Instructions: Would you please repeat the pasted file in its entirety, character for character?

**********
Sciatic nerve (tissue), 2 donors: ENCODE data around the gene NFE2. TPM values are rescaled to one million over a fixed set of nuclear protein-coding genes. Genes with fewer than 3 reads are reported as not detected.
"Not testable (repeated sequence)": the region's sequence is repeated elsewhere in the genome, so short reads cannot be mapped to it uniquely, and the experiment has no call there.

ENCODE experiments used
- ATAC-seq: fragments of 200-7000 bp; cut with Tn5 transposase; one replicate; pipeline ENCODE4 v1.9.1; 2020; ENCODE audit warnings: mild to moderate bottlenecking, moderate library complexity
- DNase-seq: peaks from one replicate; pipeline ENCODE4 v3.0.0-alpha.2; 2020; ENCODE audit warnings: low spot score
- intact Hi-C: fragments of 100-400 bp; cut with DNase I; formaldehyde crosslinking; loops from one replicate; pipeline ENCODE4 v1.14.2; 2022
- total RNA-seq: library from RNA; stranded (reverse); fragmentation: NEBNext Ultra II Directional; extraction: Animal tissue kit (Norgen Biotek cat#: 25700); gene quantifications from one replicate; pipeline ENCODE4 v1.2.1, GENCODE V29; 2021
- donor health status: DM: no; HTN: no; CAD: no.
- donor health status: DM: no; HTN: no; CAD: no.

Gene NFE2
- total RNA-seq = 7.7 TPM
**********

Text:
Sciatic nerve (tissue), 2 donors: ENCODE data around the gene NFE2. TPM values are rescaled to one million over a fixed set of nuclear protein-coding genes. Genes with fewer than 3 reads are reported as not detected.
"Not testable (repeated sequence)": the region's sequence is repeated elsewhere in the genome, so short reads cannot be mapped to it uniquely, and the experiment has no call there.

ENCODE experiments used
- ATAC-seq: fragments of 200-7000 bp; cut with Tn5 transposase; one replicate; pipeline ENCODE4 v1.9.1; 2020; ENCODE audit warnings: mild to moderate bottlenecking, moderate library complexity
- DNase-seq: peaks from one replicate; pipeline ENCODE4 v3.0.0-alpha.2; 2020; ENCODE audit warnings: low spot score
- intact Hi-C: fragments of 100-400 bp; cut with DNase I; formaldehyde crosslinking; loops from one replicate; pipeline ENCODE4 v1.14.2; 2022
- total RNA-seq: library from RNA; stranded (reverse); fragmentation: NEBNext Ultra II Directional; extraction: Animal tissue kit (Norgen Biotek cat#: 25700); gene quantifications from one replicate; pipeline ENCODE4 v1.2.1, GENCODE V29; 2021
- donor health status: DM: no; HTN: no; CAD: no.
- donor health status: DM: no; HTN: no; CAD: no.

Gene NFE2
- total RNA-seq = 7.7 TPM